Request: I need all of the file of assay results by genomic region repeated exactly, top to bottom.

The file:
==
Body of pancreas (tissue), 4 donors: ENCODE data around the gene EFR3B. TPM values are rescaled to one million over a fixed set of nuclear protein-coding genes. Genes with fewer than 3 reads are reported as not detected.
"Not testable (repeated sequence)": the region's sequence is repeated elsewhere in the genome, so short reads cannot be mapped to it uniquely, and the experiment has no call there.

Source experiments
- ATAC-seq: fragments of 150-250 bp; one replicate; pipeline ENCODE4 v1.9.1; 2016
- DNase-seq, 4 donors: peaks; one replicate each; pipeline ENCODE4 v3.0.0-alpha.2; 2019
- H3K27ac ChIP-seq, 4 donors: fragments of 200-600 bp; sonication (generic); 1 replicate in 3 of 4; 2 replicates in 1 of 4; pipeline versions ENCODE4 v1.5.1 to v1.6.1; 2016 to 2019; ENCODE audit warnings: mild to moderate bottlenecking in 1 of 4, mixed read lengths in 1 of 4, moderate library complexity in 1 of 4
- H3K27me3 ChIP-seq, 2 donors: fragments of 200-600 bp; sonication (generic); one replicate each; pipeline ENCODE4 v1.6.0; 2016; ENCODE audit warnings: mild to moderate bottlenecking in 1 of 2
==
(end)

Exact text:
Body of pancreas (tissue), 4 donors: ENCODE data around the gene EFR3B. TPM values are rescaled to one million over a fixed set of nuclear protein-coding genes. Genes with fewer than 3 reads are reported as not detected.
"Not testable (repeated sequence)": the region's sequence is repeated elsewhere in the genome, so short reads cannot be mapped to it uniquely, and the experiment has no call there.

Source experiments
- ATAC-seq: fragments of 150-250 bp; one replicate; pipeline ENCODE4 v1.9.1; 2016
- DNase-seq, 4 donors: peaks; one replicate each; pipeline ENCODE4 v3.0.0-alpha.2; 2019
- H3K27ac ChIP-seq, 4 donors: fragments of 200-600 bp; sonication (generic); 1 replicate in 3 of 4; 2 replicates in 1 of 4; pipeline versions ENCODE4 v1.5.1 to v1.6.1; 2016 to 2019; ENCODE audit warnings: mild to moderate bottlenecking in 1 of 4, mixed read lengths in 1 of 4, moderate library complexity in 1 of 4
- H3K27me3 ChIP-seq, 2 donors: fragments of 200-600 bp; sonication (generic); one replicate each; pipeline ENCODE4 v1.6.0; 2016; ENCODE audit warnings: mild to moderate bottlenecking in 1 of 2